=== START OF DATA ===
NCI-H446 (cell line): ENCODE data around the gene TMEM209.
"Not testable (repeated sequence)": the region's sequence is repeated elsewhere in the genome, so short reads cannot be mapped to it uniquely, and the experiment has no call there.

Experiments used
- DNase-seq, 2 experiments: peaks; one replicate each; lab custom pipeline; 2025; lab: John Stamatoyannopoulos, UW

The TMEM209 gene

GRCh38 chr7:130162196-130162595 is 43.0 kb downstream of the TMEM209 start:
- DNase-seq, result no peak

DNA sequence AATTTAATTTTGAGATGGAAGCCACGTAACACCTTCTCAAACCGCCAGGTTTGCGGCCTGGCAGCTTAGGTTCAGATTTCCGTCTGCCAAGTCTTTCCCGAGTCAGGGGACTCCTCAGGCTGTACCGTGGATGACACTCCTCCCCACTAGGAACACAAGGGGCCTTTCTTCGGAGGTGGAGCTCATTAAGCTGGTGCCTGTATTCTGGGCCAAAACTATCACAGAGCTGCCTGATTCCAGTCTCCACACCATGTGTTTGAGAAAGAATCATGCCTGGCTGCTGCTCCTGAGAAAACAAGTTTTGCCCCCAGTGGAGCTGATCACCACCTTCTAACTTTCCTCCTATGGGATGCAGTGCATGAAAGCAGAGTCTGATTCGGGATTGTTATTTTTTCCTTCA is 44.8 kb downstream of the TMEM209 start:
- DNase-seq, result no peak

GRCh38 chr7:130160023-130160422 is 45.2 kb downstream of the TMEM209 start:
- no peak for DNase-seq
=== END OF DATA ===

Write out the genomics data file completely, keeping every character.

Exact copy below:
NCI-H446 (cell line): ENCODE data around the gene TMEM209.
"Not testable (repeated sequence)": the region's sequence is repeated elsewhere in the genome, so short reads cannot be mapped to it uniquely, and the experiment has no call there.

Experiments used
- DNase-seq, 2 experiments: peaks; one replicate each; lab custom pipeline; 2025; lab: John Stamatoyannopoulos, UW

The TMEM209 gene

GRCh38 chr7:130162196-130162595 is 43.0 kb downstream of the TMEM209 start:
- DNase-seq, result no peak

DNA sequence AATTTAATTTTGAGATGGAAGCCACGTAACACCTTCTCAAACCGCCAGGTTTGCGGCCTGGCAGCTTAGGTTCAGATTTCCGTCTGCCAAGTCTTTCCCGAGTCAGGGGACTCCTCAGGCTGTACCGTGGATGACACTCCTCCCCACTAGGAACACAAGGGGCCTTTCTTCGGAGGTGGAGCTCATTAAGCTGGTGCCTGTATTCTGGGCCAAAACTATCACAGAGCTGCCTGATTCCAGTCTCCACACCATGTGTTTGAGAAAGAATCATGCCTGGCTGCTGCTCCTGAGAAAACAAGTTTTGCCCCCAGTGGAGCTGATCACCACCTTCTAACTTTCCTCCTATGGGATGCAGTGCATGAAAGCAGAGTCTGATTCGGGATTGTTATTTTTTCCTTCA is 44.8 kb downstream of the TMEM209 start:
- DNase-seq, result no peak

GRCh38 chr7:130160023-130160422 is 45.2 kb downstream of the TMEM209 start:
- no peak for DNase-seq